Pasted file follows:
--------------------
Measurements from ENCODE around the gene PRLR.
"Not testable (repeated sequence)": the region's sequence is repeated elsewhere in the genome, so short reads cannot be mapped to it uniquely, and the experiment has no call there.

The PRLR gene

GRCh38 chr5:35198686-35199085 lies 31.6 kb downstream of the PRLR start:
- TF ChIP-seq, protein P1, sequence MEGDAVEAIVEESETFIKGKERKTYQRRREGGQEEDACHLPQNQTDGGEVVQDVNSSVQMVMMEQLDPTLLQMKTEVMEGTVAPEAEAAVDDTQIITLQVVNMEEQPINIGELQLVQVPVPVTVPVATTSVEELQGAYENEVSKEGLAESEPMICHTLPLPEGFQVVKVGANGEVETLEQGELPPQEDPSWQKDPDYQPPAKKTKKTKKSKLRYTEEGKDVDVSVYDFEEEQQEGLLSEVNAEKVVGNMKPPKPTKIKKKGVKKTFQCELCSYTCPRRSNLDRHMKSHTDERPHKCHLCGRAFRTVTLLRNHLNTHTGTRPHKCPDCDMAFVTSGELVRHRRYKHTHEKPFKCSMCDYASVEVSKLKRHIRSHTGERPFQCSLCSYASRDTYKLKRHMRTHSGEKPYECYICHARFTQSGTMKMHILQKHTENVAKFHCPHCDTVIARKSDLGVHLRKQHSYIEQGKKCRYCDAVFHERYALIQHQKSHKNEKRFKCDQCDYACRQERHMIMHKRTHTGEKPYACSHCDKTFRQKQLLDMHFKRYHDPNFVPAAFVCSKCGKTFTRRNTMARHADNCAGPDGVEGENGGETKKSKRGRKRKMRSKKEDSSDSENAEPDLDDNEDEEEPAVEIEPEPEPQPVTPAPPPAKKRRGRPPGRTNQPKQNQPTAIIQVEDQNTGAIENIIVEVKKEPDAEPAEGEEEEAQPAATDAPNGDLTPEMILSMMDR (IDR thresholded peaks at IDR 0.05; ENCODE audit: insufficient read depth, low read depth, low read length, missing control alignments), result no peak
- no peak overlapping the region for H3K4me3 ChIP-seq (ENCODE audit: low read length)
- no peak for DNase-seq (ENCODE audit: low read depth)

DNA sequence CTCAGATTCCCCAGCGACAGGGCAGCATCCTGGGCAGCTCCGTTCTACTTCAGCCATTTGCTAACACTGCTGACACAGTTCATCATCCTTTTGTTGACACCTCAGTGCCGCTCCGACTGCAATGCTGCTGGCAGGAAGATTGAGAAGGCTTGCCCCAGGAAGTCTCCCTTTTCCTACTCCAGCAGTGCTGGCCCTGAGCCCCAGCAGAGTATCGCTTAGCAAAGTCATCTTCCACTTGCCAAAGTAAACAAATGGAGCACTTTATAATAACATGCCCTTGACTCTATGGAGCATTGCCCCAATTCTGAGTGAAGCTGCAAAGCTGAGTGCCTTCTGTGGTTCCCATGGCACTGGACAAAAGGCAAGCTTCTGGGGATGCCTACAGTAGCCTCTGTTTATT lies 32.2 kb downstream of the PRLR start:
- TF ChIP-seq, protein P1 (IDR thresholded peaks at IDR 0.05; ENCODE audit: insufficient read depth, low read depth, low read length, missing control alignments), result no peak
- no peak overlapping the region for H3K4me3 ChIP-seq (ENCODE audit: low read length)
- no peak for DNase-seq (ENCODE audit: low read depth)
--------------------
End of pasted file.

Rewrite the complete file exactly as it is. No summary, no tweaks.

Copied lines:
Measurements from ENCODE around the gene PRLR.
"Not testable (repeated sequence)": the region's sequence is repeated elsewhere in the genome, so short reads cannot be mapped to it uniquely, and the experiment has no call there.

The PRLR gene

GRCh38 chr5:35198686-35199085 lies 31.6 kb downstream of the PRLR start:
- TF ChIP-seq, protein P1, sequence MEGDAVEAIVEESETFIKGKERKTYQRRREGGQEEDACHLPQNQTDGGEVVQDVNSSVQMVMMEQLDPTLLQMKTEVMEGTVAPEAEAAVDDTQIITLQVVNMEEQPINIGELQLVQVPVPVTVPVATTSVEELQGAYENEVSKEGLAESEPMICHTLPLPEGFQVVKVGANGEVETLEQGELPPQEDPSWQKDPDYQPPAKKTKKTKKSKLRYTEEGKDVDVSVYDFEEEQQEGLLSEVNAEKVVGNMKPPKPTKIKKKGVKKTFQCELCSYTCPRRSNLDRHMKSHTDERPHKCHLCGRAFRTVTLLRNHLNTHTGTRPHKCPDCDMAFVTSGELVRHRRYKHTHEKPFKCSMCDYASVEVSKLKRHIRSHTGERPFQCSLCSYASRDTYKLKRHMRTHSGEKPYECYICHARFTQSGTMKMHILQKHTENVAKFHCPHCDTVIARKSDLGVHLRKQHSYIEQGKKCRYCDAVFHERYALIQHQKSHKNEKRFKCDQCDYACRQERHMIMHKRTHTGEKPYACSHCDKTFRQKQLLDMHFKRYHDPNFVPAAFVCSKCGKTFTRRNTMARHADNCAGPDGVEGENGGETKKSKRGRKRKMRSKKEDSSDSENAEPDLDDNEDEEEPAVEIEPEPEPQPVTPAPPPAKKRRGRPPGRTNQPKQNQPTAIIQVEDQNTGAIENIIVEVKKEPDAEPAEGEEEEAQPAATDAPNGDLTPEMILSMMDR (IDR thresholded peaks at IDR 0.05; ENCODE audit: insufficient read depth, low read depth, low read length, missing control alignments), result no peak
- no peak overlapping the region for H3K4me3 ChIP-seq (ENCODE audit: low read length)
- no peak for DNase-seq (ENCODE audit: low read depth)

DNA sequence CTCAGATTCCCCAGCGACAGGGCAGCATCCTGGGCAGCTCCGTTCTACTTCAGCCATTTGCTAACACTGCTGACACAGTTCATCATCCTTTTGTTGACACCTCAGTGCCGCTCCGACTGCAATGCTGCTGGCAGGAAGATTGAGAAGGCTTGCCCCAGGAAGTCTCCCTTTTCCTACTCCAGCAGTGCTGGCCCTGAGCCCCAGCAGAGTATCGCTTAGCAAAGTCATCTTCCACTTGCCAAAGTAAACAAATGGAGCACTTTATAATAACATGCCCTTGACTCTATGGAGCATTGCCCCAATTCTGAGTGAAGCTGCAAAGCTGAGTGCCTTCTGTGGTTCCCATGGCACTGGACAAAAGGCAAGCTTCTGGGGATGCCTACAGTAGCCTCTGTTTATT lies 32.2 kb downstream of the PRLR start:
- TF ChIP-seq, protein P1 (IDR thresholded peaks at IDR 0.05; ENCODE audit: insufficient read depth, low read depth, low read length, missing control alignments), result no peak
- no peak overlapping the region for H3K4me3 ChIP-seq (ENCODE audit: low read length)
- no peak for DNase-seq (ENCODE audit: low read depth)